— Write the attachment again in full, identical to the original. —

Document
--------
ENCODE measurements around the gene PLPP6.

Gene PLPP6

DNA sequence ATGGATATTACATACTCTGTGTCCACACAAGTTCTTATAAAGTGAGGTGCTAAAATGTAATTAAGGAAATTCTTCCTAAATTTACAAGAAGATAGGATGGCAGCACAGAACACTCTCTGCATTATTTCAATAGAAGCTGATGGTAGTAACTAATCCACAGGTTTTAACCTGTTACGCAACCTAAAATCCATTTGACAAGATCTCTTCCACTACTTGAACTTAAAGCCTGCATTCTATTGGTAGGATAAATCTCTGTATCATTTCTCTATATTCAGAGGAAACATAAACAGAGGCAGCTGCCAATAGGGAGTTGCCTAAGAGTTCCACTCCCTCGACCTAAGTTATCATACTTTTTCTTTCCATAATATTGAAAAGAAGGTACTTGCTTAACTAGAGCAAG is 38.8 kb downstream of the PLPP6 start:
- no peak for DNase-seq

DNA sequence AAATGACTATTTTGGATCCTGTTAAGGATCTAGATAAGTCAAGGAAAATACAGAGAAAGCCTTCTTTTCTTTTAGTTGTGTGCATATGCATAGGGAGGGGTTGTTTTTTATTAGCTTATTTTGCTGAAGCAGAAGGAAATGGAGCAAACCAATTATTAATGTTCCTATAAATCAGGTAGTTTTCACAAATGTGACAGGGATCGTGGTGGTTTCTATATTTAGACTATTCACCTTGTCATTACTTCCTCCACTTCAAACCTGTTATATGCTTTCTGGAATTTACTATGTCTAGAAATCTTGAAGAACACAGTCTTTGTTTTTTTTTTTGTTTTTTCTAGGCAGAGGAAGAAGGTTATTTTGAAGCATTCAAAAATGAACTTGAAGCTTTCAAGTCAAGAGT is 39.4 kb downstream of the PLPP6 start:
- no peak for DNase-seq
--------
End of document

ENCODE measurements around the gene PLPP6.

Gene PLPP6

DNA sequence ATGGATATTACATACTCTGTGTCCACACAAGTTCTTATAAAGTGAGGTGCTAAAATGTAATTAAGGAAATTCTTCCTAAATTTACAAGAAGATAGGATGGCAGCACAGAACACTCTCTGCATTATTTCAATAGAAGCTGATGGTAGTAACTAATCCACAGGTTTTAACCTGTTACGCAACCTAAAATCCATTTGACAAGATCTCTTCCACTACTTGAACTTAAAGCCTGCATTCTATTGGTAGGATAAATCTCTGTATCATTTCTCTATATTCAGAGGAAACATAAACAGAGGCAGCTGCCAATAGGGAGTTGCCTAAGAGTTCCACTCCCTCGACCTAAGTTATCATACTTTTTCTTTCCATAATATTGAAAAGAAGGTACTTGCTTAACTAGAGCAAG is 38.8 kb downstream of the PLPP6 start:
- no peak for DNase-seq

DNA sequence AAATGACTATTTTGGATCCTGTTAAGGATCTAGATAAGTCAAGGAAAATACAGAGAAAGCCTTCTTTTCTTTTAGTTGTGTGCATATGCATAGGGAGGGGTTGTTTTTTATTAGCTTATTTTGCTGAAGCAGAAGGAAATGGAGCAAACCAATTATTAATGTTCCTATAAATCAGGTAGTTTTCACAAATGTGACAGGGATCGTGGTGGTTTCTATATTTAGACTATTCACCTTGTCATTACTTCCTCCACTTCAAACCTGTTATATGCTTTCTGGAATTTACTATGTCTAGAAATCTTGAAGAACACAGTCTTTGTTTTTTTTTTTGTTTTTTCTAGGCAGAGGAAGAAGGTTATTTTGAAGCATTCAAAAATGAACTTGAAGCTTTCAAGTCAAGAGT is 39.4 kb downstream of the PLPP6 start:
- no peak for DNase-seq